Sonic’s truck-hop classic

Arkansas location features drive-through built for big rigs.

May 2020

Mark Schremmer

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As they were scouting their new location, the owners of the Sonic Drive-In in Fordyce, Ark., noticed all the big rigs traveling on Arkansas Highway 8 and nearby U.S. Route 79.

Not long after, Ricky Davis and his son, Scott, started working on plans to build the Fordyce location so that it could accommodate heavy-duty trucks.

“They were looking at (Route) 79 and noticed the incredible number of 18 wheelers going by,” said Travis Larison, an area supervising partner for Sonic. “They got to talking and decided to put in a drive-thru for big trucks.”

To put it into reality, they got measurements from a tractor-trailer and then set out to build a Sonic with the components of a normal drive-in, then added accessible digital screens, a driveway and a larger parking area. Completed in September 2018, the Sonic featured 17 stalls and a drive-thru window for passenger vehicles, as well as two standalone menus for trucks pulling trailers and a third menu for 18-wheelers and buses. To allow employees to deliver the food to the truckers, they got steps that would be typically used for a mobile home.

“We hadn’t done anything like this before, so it was kind of scary,” Larison said. “We had already built the place and spent $2 million, so we hoped we had the correct angle and everything. We went and found a truck driver and told him we’d give him a free meal if he’d come to the Sonic and test this out for us. He went through, and it was just the right height.”

On the day the truck-friendly Sonic opened, the business posted a photo of its first big rig drive-through customer on Facebook. Quickly, the news spread.

“We put on Facebook that we had a stall for 18 wheelers, and it went viral,” Larison said. “We had almost 1 million views. A truck driver in Georgia saw it and called just to say, ‘Thank you.’”

‘Thank you’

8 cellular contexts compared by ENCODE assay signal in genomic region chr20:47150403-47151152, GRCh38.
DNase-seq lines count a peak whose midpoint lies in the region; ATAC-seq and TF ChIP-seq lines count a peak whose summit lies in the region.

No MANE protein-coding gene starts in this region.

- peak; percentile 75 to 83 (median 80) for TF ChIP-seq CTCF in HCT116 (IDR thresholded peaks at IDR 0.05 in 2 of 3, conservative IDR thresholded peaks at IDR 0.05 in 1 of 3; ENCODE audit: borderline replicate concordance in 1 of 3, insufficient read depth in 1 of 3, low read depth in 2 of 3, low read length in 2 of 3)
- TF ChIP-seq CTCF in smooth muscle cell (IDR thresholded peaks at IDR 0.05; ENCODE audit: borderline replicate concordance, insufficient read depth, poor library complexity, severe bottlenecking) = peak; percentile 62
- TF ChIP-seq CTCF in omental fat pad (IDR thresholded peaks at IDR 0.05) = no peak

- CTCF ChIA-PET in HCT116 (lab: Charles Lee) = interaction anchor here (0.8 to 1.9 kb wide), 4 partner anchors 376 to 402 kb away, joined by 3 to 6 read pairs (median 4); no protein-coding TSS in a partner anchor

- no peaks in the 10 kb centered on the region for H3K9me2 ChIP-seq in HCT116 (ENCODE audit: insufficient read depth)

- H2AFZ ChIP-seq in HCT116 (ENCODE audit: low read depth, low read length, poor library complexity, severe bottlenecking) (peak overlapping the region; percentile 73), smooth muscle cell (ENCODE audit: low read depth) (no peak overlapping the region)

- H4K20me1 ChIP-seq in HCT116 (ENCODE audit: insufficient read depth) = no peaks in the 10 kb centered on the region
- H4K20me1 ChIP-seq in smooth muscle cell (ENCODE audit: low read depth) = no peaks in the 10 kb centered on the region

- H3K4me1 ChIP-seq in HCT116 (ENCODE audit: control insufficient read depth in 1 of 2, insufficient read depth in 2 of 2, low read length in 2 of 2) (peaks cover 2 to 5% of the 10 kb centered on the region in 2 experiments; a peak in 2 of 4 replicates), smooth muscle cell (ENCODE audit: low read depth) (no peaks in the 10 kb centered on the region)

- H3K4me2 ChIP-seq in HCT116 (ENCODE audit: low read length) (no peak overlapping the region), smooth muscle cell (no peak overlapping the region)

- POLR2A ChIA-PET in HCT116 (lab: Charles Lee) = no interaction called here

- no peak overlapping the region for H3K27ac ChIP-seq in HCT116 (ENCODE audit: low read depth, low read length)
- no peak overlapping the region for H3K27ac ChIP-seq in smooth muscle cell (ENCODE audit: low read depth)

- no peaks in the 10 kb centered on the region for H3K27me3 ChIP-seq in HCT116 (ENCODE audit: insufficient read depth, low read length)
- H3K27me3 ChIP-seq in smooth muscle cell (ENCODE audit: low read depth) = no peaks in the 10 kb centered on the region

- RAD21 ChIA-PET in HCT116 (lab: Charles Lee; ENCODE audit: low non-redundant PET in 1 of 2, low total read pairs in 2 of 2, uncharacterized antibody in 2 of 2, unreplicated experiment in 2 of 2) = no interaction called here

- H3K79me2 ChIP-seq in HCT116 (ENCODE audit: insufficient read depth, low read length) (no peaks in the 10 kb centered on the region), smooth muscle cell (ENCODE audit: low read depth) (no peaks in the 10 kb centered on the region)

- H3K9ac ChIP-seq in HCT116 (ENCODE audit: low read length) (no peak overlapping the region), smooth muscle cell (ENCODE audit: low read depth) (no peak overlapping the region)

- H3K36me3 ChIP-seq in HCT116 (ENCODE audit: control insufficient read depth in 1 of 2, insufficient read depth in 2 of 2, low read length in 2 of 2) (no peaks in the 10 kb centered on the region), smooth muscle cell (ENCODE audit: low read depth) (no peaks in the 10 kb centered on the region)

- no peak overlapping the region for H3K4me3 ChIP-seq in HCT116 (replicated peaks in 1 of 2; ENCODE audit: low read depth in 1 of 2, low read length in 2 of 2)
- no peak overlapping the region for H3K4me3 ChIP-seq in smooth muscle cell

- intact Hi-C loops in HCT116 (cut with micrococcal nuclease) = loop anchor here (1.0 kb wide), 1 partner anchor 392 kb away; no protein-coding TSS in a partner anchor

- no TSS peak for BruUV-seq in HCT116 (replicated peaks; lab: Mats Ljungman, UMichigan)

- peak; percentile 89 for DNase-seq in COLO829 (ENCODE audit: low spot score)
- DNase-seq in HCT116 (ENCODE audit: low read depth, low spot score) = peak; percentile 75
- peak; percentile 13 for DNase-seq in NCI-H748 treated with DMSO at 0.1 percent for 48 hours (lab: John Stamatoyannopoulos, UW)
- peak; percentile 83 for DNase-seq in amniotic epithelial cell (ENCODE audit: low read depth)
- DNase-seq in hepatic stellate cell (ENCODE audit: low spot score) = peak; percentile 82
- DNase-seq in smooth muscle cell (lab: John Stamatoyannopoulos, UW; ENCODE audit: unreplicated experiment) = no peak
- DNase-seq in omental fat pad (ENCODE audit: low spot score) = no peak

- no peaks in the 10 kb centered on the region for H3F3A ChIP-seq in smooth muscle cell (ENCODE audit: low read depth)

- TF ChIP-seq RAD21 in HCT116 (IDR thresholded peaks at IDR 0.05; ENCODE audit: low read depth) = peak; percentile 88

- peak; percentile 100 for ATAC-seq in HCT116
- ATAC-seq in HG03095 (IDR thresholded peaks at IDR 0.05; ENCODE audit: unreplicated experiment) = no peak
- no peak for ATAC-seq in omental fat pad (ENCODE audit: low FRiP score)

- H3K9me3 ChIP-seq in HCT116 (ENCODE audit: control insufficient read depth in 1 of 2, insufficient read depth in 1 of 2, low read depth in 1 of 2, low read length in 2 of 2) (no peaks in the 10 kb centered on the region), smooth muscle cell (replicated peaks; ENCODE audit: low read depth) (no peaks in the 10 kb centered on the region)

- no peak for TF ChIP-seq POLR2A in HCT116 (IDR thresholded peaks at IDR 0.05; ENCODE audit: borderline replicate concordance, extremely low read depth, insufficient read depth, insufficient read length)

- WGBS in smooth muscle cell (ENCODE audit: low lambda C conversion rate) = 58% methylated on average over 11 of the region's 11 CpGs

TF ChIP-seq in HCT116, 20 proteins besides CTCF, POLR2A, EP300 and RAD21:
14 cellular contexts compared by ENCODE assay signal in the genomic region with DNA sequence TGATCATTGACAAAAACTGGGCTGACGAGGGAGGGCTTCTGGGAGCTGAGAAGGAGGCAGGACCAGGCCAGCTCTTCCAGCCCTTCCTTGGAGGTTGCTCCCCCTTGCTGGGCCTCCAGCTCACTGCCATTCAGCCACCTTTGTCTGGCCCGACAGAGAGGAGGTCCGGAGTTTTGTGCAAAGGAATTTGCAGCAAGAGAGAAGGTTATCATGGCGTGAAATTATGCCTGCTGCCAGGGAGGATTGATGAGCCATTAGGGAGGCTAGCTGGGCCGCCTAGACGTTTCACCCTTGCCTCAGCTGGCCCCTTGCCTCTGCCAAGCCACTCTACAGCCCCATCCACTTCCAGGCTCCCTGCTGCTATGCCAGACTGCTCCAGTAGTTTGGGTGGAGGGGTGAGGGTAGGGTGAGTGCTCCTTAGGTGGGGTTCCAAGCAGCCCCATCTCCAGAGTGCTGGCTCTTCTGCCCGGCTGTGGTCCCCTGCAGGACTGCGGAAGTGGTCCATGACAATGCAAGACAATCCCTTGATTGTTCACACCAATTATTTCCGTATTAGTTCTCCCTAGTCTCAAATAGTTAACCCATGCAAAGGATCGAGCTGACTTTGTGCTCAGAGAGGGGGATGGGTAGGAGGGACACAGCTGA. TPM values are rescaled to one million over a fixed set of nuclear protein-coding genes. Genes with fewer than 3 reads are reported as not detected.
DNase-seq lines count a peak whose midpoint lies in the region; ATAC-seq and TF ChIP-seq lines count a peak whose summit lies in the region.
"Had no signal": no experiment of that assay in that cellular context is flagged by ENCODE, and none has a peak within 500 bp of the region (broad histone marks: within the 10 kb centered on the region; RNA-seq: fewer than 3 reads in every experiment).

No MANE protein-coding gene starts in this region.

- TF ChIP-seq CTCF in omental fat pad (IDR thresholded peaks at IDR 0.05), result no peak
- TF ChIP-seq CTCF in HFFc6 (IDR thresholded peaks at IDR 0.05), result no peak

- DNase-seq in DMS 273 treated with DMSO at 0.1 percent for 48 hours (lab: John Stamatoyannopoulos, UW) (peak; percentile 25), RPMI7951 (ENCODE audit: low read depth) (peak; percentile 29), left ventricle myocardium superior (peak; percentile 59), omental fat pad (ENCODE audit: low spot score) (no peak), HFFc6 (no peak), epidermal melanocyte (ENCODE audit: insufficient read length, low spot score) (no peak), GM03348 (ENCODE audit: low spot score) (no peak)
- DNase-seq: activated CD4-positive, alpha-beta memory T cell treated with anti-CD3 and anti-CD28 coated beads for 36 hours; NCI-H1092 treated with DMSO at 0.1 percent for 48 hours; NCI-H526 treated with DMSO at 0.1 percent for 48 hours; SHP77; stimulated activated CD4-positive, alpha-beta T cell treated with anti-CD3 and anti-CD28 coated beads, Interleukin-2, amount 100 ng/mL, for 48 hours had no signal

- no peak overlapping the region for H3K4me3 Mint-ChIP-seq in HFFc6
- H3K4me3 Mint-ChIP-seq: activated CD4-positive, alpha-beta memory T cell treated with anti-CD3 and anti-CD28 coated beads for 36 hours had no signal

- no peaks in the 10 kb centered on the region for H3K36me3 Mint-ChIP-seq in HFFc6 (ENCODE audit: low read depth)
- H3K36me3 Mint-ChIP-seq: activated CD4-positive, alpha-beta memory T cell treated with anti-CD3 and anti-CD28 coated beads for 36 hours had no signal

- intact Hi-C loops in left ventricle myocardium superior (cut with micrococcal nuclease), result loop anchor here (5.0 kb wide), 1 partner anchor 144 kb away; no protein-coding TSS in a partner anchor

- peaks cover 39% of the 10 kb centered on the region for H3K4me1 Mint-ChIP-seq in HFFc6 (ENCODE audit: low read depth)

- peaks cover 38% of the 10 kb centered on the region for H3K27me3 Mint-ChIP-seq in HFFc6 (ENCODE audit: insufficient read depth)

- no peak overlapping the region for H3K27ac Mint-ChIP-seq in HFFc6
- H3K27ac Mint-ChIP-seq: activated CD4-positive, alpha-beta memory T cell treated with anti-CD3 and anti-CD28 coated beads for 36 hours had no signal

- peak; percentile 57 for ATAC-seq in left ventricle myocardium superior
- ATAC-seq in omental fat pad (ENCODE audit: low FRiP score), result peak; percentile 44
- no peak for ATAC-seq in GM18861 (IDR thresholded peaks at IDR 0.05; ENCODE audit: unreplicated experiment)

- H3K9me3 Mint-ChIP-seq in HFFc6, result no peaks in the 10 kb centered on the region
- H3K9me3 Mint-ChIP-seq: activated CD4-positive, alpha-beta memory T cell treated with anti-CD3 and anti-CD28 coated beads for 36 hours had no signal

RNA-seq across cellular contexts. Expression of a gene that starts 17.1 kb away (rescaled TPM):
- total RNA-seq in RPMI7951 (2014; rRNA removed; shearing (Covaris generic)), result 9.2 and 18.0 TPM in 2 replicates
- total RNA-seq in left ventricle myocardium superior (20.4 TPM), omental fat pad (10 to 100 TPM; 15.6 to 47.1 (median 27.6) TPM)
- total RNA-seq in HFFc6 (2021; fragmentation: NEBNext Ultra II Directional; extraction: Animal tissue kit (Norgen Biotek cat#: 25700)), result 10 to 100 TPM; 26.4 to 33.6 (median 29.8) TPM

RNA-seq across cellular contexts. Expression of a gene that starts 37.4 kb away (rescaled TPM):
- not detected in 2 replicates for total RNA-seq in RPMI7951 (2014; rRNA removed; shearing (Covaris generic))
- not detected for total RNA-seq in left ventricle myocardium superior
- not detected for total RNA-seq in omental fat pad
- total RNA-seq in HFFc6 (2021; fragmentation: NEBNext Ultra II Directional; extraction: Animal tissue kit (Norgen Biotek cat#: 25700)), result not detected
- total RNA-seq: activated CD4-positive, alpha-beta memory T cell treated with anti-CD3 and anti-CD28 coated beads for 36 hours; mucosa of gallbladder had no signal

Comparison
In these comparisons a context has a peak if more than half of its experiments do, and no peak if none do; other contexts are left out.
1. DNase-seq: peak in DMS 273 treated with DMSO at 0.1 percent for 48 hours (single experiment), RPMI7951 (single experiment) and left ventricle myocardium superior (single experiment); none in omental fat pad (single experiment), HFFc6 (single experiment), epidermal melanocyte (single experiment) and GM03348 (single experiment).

He wasn’t the only one. The post was shared 8,600 times and received 456 comments – mostly positive ones from truckers. In a world that often seems to go out of its way not to accommodate truckers, the gesture was well received.

“I have been a driver for a long time and often wished we had drive-thrus,” wrote Vicki Sue Clark.

“I want to say thank you,” wrote Angel Missy. “Not a lot of places think about us.”

Larison said it has served as good public relations for the entire business.

“Even regular customers come up to me and tell me how cool they think it is that we are doing that for truck drivers.”

So far, Larison said about 500 trucks use the drive-through each month with the average ticket price being about $2.50 more than from passenger vehicles.

“Of course we’re in business to make money, but the best thing about this has been the wow factor and all of the positive PR.

“We know how many trucks there are on the highway, and we wanted to find a way to accommodate them. Those guys get hungry too, so it seemed like time to do something about it.” LL

Mark Schremmer

Mark Schremmer, senior editor, joined Land Line in 2015. An award-winning journalist and former assistant news editor at The Topeka Capital-Journal, he brings fresh ideas, solid reporting skills, and more than two decades of journalism experience to our staff.